The starchy, not sweet, always-cooked fruit
PLANTAIN: (bot. Musa paradisica, plantanos in Spanish). This member of the banana family is also known as the cooking banana. It is starchy but not sweet, and is much larger than the dessert banana. It is the staple starch in some areas such as the West Indies, tropical Africa, and Malaysia, much as the potato is in temperate zones. Uncooked, it has a texture like a raw potato or turnip, but it's never eaten raw. Usually fried or boiled, it is cooked when green, half ripe, and ripe, and is sometimes made into fritters.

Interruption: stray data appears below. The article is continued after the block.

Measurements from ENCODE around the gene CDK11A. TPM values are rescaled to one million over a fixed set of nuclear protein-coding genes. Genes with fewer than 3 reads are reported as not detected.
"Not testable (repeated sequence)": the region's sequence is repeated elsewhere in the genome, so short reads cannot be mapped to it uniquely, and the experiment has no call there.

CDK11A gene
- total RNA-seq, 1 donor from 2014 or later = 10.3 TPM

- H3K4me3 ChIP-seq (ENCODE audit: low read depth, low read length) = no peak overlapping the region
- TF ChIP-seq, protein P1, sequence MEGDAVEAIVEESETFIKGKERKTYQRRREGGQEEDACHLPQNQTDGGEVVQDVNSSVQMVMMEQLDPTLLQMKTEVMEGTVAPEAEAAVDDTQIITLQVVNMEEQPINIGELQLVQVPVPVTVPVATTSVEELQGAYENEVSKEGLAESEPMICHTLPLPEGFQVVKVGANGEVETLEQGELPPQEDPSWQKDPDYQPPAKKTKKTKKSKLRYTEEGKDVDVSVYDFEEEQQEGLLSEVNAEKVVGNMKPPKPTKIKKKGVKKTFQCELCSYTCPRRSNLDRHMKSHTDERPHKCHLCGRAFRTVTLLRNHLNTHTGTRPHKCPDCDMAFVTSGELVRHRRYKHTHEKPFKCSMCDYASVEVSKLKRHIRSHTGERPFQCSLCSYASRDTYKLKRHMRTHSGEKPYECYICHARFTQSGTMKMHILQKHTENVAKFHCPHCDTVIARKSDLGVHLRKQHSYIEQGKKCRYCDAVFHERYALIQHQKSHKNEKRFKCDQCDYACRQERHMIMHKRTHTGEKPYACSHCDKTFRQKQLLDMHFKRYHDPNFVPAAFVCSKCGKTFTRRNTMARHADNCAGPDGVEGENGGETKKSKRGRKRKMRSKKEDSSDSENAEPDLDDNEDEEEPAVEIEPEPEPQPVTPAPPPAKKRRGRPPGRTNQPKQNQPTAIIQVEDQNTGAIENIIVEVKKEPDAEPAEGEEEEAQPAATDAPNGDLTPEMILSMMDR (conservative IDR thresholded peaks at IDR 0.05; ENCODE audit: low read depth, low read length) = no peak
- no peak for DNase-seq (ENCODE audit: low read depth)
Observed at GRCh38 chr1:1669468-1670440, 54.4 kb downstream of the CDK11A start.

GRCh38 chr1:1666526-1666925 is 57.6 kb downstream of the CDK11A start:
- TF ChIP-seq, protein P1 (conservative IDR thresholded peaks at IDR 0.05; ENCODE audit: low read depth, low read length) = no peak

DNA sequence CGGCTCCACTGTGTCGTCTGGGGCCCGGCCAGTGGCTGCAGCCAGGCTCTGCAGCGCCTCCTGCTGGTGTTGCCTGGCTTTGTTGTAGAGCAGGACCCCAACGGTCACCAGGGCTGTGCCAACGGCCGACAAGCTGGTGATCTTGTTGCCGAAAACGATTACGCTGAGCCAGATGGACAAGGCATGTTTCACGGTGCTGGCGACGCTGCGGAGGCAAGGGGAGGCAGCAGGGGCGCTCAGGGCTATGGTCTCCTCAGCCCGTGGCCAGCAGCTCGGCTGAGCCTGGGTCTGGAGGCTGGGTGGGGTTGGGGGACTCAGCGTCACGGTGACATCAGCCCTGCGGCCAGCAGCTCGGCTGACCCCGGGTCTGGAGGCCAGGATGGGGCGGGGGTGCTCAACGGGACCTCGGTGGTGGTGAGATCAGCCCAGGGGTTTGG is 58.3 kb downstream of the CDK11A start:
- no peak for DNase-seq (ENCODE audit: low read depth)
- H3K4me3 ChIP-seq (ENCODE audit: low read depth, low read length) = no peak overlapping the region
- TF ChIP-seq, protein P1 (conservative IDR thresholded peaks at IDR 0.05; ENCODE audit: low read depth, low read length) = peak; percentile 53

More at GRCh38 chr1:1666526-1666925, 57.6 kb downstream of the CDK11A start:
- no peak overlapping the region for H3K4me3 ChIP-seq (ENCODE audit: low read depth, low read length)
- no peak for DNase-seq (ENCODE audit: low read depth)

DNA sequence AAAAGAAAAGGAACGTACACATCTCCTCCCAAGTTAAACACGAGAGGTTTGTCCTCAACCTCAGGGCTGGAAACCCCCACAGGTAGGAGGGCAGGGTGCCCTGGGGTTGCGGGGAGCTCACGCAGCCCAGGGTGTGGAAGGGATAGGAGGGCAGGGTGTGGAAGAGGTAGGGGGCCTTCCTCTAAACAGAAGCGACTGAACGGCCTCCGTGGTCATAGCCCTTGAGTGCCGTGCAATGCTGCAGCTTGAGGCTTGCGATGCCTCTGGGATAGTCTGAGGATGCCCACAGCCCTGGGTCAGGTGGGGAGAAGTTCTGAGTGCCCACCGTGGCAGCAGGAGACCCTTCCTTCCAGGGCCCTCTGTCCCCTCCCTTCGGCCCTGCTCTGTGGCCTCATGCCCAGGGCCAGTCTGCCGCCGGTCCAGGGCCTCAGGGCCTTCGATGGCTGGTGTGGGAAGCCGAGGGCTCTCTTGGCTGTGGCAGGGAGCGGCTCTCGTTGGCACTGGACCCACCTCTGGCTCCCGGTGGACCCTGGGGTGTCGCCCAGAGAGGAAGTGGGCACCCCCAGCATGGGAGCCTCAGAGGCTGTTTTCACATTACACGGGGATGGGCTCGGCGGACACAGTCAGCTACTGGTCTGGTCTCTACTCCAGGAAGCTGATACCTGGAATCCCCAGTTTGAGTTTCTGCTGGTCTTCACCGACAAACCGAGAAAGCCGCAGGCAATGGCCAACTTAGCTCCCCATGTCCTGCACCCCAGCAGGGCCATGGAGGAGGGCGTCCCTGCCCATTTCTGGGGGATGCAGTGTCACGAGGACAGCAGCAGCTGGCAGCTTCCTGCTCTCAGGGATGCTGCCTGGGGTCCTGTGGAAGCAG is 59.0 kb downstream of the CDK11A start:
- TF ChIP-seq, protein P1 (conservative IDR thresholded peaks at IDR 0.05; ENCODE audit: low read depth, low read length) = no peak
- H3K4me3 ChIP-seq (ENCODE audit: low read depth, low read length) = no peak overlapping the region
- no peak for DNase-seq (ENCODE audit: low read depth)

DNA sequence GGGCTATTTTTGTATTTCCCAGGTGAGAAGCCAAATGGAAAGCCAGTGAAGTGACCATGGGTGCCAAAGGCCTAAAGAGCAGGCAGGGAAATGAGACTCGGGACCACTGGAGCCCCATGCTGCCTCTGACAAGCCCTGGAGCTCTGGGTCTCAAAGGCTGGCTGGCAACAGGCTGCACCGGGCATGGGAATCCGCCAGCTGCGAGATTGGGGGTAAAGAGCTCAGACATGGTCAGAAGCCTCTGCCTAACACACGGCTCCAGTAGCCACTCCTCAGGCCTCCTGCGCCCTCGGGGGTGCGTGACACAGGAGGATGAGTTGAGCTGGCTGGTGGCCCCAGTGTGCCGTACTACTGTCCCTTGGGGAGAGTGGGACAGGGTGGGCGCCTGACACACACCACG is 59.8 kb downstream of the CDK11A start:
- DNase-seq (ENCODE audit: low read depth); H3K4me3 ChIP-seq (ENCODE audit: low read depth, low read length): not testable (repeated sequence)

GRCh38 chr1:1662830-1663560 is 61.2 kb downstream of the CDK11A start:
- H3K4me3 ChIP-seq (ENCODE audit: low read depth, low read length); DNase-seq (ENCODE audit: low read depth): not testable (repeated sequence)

Plantain needs salt, pepper, and a certain amount of spice to make it palatable. It also makes a good snack food when green, thinly sliced, and deep fried.
Whether green or very ripe, the plantain is not as easy to peel as the yellow banana. The easiest way is to make shallow lengthwise cuts along the its natural ridges and pull the skin off in sections.